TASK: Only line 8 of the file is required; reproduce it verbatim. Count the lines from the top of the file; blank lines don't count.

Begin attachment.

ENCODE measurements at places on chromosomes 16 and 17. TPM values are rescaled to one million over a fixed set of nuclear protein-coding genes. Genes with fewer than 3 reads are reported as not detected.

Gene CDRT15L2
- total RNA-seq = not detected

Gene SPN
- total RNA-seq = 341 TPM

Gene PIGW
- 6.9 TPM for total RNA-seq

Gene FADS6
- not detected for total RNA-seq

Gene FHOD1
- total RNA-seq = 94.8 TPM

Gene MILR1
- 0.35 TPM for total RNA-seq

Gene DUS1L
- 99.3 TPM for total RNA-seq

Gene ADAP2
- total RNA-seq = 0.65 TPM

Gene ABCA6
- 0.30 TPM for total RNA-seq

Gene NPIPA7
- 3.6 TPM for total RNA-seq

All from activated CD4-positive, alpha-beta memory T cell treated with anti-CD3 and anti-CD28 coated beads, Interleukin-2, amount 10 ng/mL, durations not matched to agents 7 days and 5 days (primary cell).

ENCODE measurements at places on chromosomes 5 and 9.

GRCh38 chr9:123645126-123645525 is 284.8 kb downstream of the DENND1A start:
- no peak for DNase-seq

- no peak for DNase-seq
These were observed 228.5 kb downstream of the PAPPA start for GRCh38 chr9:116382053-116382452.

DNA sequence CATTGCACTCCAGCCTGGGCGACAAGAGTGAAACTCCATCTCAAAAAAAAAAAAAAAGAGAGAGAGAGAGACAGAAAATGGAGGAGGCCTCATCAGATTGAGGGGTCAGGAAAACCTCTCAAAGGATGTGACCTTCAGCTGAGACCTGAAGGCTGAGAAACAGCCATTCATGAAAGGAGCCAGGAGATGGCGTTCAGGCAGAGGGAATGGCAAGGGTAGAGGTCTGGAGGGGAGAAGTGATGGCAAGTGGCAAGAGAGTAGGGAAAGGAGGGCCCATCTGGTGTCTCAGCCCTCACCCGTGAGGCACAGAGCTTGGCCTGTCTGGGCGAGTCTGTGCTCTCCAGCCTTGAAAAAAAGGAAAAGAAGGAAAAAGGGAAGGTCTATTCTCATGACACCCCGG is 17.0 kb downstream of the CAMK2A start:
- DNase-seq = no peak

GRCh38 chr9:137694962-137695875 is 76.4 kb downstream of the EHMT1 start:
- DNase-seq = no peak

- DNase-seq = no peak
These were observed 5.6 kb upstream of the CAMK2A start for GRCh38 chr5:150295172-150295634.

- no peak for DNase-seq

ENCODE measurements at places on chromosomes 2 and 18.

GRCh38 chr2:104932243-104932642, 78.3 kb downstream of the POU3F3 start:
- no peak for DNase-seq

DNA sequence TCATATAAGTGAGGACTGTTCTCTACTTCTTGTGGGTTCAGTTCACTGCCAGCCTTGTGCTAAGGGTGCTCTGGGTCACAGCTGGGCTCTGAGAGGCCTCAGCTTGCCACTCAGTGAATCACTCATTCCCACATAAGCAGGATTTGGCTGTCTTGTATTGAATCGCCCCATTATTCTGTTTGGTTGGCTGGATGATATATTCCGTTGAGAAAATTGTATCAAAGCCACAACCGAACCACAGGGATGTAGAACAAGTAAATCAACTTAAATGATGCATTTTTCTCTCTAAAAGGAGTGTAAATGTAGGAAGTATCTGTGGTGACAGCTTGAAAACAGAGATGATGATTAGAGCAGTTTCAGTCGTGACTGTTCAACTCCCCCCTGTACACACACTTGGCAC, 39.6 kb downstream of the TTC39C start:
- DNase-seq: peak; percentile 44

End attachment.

Gene FADS6